Mitigating the risk to primitive accumulation: state-building and the logging boom in Solomon Islands

Hameiri, Shahar (2012) Mitigating the risk to primitive accumulation: state-building and the logging boom in Solomon Islands. Journal of Contemporary Asia, 42 3: 405-426. doi:10.1080/00472336.2012.687629


Author Hameiri, Shahar
Title Mitigating the risk to primitive accumulation: state-building and the logging boom in Solomon Islands
Journal name Journal of Contemporary Asia   Check publisher's open access policy
ISSN 0047-2336
1752-7554
Publication date 2012-08
Sub-type Article (original research)
DOI 10.1080/00472336.2012.687629
Open Access Status Not Open Access
Volume 42
Issue 3
Start page 405
End page 426
Total pages 22
Place of publication Abingdon, Oxon, United Kingdom
Publisher Routledge
Language eng
Abstract In recent years, various forms of inter/transnational state-building have become increasingly common as a way of managing the perceived risk posed by dysfunctional governance in so-called fragile states to Western security. In Solomon Islands, the Australian government has led a robust and expansive regional intervention, designed to build the capacity of the Solomon Islands government and bureaucracy to provide more effective governance. Dominant approaches to state-building link state failure with a failure of development and typically involve considerable efforts to promote economic development through the establishing of institutional structures seen to be supportive of liberal markets. Though economic activity has expanded considerably in Solomon Islands following the initial 2003 intervention, much of this has occurred in the unsustainable logging industry, whose expansion is reliant upon primitive accumulation. Therefore, to the extent that the Regional Assistance Mission to Solomon Islands' (RAMSI) state-building programmes have supported market-led growth, they have unwittingly acted to mitigate the risk to primitive accumulation. However, the logging boom occurring on RAMSI's watch is likely to lead to future social and political instability, either as a result of resource-depletion or due to bottom-up forms of social conflict around the destruction of local habitats.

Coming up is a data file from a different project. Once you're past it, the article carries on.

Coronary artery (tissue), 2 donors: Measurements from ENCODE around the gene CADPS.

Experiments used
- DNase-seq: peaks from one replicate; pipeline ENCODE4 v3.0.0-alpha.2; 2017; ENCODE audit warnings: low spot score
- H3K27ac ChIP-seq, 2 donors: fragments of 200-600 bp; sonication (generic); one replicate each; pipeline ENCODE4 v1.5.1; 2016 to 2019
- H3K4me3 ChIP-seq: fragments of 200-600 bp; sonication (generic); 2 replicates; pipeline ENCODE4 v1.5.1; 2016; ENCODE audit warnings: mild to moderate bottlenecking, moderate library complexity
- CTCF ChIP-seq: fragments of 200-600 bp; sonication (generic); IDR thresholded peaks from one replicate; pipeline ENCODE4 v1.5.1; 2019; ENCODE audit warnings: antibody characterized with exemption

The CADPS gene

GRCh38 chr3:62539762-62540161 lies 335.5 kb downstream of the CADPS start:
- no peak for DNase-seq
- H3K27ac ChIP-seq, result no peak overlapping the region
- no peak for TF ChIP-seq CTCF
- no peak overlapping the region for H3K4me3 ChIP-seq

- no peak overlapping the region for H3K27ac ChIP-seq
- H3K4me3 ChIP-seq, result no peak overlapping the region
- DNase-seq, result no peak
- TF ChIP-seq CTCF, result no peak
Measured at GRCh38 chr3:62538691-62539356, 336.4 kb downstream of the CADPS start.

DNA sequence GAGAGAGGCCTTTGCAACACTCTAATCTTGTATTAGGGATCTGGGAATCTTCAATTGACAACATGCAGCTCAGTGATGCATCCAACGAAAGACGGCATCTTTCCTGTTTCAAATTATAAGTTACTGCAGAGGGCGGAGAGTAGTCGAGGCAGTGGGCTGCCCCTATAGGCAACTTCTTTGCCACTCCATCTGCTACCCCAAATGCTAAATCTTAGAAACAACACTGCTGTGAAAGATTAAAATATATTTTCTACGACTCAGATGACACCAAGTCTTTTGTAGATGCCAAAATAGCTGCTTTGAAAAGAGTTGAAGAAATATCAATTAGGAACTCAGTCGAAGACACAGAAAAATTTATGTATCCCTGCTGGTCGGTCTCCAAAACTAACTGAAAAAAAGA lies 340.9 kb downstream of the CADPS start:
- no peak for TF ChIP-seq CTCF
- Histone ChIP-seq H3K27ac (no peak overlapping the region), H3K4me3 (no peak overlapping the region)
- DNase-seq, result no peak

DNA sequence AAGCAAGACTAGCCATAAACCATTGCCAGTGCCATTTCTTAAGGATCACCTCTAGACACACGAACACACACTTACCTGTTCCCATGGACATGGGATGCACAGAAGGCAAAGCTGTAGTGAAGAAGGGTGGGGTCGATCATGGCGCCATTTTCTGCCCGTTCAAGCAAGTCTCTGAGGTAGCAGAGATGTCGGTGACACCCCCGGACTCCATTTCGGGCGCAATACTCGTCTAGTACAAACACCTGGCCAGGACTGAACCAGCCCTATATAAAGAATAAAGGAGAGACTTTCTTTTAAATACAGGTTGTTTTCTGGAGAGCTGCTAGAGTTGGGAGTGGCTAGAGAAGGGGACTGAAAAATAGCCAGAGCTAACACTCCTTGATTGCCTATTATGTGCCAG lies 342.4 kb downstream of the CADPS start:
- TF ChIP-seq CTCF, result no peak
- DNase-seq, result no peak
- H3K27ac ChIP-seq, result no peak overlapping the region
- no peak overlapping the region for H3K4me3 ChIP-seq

Keyword State-building
Primitive accumulation
Liberal markets
Logging
RAMSI
Q-Index Code C1
Q-Index Status Provisional Code
Institutional Status Non-UQ

Document type: Journal Article
Sub-type: Article (original research)
Collection: School of Political Science and International Studies Publications
 
Versions
Version Filter Type
Citation counts: TR Web of Science Citation Count  Cited 4 times in Thomson Reuters Web of Science Article | Citations
Scopus Citation Count Cited 6 times in Scopus Article | Citations
Google Scholar Search Google Scholar
Created: Mon, 15 Feb 2016, 11:49:09 EST by Bronwyn Clare Crook on behalf of School of Political Science & Internat'l Studies